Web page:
As described herein, fax device 10 does not require an automatic document feeder to send multi-page fax jobs in a single transmission. Furthermore, fax device 10 may scan a variety of items that are incompatible with an automatic document feeder. Manual scanning without an automatic document feeder may be substantially more versatile than automatic feed scanning with an automatic document feeder. For example, the pages from a bound book may be individually manually positioned on scanning area 12. Similarly, various portions of a poster or other oversized item may be individually manually positioned over the scanning area. These items may be scanned, encoded, and transmitted as a multi-page job in a single fax transmission. However, an automatic document feeder may not be able to process them.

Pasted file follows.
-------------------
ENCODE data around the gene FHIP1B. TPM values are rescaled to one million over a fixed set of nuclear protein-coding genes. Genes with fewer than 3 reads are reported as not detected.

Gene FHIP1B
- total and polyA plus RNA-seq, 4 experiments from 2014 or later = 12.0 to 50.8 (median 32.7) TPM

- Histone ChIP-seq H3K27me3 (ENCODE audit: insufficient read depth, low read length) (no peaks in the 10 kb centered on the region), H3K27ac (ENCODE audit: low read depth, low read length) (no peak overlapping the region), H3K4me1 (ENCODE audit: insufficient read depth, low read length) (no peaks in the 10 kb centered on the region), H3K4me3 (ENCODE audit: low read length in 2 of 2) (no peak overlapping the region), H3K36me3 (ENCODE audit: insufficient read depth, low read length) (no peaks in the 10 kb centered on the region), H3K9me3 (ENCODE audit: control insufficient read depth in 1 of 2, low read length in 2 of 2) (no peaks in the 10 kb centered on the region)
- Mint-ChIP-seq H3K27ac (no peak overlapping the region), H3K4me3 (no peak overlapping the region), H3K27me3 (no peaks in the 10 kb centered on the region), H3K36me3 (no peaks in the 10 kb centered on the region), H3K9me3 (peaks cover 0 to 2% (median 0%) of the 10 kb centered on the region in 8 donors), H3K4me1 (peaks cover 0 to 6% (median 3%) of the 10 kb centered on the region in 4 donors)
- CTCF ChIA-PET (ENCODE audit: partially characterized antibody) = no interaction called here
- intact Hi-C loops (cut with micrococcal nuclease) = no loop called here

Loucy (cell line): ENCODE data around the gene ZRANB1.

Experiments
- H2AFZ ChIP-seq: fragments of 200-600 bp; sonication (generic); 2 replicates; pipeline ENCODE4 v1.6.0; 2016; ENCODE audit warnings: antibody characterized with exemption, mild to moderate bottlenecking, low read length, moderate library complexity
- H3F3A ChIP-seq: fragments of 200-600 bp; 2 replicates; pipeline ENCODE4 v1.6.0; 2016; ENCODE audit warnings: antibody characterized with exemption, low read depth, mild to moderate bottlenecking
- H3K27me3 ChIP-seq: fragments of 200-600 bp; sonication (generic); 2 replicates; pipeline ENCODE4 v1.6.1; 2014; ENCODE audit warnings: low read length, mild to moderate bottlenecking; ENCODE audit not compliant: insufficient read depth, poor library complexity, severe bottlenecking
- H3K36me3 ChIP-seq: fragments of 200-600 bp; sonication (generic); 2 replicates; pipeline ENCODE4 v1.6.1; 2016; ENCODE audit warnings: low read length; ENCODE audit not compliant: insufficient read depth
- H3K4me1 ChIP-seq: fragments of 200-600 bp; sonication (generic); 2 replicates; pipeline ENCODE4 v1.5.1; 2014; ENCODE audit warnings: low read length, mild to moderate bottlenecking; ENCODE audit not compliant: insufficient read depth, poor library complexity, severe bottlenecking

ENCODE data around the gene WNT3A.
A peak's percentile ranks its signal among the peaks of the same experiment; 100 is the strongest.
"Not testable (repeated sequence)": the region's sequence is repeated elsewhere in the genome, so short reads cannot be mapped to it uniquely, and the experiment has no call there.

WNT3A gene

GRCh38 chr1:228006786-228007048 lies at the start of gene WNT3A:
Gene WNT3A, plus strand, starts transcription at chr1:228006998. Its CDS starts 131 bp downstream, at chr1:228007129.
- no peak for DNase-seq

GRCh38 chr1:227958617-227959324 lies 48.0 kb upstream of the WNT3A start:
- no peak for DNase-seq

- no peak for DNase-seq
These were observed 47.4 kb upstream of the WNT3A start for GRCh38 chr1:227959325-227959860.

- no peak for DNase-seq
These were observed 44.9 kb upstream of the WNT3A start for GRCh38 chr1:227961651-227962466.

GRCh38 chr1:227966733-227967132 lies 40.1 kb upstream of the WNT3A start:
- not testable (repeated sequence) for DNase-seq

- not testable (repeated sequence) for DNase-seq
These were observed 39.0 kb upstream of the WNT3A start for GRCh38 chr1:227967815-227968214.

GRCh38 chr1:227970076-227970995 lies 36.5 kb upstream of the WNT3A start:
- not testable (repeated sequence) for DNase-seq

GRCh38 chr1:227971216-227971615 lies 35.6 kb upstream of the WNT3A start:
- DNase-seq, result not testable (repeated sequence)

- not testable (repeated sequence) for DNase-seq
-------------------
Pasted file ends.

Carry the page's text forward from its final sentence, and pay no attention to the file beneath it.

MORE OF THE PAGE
In general, the flatbed configuration of fax device 10 allows the device to fax virtually any item, no matter how small, large, and/or awkwardly shaped the item may be. Furthermore, such items may be variously combined into a single multi-page fax job. It is within the scope of the invention to use scanning arrangements other than a flatbed scanner. For example, a handheld scanner or a photo scanner may be used. Also, it is within the scope of the invention to equip faxing device 10 with an optional document feeder, which may be used to selectively receive appropriately sized multi-page jobs.